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Protect yourself and others: Concord City will distribute masks
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Protect yourself and others: Concord City will distribute masks

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The City of Concord will distribute masks to residents free of charge at set locations and times July 6 and 7.

CONCORD – The City of Concord announced that it will hold a two-day mask distribution event next week in response to Governor Roy Cooper’s face mask requirement.

The governor’s face mask requirement went into effect June 26 at 5 p.m. after a continuous uptick in COVID-19 cases in the state. Since then, there has continued to be a daily increase in cases.

To ensure that all Concord residents are able to abide by the Governor’s mandate, Concord Emergency Management Coordinator Ian Crane, the city decided to hold a mask distribution event.

“We understand that not everyone has access to a mask or face covering, so we wanted to offer one free of charge to those that were in need,” Crane said.

Concord Mask Distribution

Wearing a face mask not only protects the wearer, but it also protects others, said Dr. Bonnie Coyle, Cabarrus Health Alliance public health director, especially with the number of asymptomatic COVID-19 cases being unknown.

City staff will distribute masks to residents free of charge July 6 and 7. Due to limited supply, masks will be limited to one per person. Details for the event are listed below.

Monday July 6th:

• David W. Phillips Activity Center 1pm-3pm

• Weddington Road Bark Park 1pm-3pm

Tuesday July 7th:

• James L. Dorton Park 1pm-3pm

• Hartsell Park and Rec. Center 1pm-3pm

Since the increase in cases, state and local officials have urged residents to practice social distancing and to wear facial coverings when in public.

The NC Department of Health and Human services has stated, in a June 30 COVID-19 FAQ document, that wearing a face covering is a step to help reduce the spread of COVID-19 but should be practiced in conjunction with frequent hand washing and physical distancing. Dr. Bonnie Coyle, Cabarrus Health Alliance public health director, also encourages residents to practice all forms of safe hygiene and social distancing.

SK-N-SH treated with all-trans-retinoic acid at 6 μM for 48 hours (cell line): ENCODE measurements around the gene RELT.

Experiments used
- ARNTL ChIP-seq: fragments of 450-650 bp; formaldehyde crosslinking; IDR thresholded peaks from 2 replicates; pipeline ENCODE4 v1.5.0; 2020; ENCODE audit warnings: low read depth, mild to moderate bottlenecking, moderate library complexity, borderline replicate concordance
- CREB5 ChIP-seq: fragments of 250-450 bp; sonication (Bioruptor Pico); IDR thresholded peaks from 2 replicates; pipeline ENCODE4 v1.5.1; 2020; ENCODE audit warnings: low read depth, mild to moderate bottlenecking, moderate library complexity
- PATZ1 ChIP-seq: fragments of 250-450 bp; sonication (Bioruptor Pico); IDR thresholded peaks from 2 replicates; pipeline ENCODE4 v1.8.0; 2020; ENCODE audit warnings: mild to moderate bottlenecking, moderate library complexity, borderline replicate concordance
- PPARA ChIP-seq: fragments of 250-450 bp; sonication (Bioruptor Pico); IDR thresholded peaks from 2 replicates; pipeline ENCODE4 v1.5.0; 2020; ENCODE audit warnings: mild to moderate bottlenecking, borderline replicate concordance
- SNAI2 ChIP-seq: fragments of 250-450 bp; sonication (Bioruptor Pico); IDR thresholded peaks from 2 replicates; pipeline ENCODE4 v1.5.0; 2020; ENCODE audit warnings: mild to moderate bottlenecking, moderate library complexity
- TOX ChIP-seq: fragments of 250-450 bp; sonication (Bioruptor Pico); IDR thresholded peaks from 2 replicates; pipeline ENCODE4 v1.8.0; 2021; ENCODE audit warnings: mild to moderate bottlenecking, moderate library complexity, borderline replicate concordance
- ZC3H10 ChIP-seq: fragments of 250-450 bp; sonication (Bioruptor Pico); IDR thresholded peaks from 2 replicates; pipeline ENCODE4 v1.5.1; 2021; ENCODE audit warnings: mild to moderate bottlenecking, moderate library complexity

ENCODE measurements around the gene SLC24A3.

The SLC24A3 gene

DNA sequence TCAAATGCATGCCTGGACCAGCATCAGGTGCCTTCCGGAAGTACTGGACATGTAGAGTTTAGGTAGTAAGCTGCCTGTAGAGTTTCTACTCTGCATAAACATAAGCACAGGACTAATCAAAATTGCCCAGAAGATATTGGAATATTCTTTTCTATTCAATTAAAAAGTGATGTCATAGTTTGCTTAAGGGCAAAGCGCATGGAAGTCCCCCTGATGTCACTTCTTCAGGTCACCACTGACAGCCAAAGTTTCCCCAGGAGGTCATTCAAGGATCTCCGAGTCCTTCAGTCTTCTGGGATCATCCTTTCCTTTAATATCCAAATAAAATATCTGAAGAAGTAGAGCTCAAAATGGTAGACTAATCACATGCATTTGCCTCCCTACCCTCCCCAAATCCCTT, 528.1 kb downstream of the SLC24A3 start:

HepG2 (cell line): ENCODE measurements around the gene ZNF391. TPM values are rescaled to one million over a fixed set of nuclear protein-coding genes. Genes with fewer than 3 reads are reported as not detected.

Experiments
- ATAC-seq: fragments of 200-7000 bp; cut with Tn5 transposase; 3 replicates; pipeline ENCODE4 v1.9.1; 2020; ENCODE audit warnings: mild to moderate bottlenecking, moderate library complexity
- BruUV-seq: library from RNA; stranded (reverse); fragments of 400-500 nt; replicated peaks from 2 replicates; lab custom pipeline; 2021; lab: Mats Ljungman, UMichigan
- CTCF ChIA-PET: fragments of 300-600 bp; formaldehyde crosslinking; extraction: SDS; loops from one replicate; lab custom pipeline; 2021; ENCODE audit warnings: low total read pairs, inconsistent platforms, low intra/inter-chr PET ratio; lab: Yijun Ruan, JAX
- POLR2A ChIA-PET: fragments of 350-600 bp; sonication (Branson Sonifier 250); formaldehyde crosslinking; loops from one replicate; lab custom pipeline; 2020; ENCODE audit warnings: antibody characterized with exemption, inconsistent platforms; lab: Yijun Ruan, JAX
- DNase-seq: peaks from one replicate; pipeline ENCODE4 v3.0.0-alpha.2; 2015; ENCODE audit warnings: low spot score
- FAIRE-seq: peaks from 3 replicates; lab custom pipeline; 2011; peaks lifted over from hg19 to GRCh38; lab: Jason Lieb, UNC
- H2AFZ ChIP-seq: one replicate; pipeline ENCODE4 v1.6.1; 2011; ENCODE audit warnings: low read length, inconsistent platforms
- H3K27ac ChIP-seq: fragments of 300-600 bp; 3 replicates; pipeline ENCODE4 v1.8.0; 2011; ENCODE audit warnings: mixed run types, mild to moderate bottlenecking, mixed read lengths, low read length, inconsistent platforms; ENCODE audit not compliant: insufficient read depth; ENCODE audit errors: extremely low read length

"Wearing a cloth face covering is not a replacement for other ways to prevent the spread of COVID-19,” Coyle stated. “Community members should not forget the importance of practicing social distancing, washing hands frequently or using hand sanitizer, and staying home when sick."

A Health Affairs study conducted by Wei Lyu and George L. Wehby and published June 16 found that the 15 states that mandated mask wearing earlier in the pandemic now have a greater decline in daily COVID-19 cases compared to states that did not. The study estimated that about 230,000-450,000 COVID-19 cases were prevented due to the mask mandate in those states.

The study also found that there was no evidence of COVID-19 case decline due to employee only mask mandates.

An important reason to wear a facial covering while in public, the NCDHHS cites, is the possibility of asymptomatic COVID-19 spread. This is when a person has the COVID-19 virus but does not show any symptoms and may not be aware that he or she is infected. Wearing a face covering, the NCDHHS stated, may prevent the spread of the virus from asymptomatic people to others.

Essentially mask wearing, Coyle said, is about protecting others.

"It's important for people to understand that wearing a cloth face covering not only protects them, but also those around them," Coyle said.

There are exceptions to the mask requirement, the NCDHHS stated. For example, children under the age of 11 are not required to wear a mask. But if children can reliably wear, remove, and handle cloth face coverings throughout the day, then parents can give them masks. But cloth face coverings should not be put on babies and children under the age of 2 years old, the NCDHHS stated.

There are also exceptions for medical or behavioral conditions.

More information on mask wearing, social distancing and hand hygiene can be found here.

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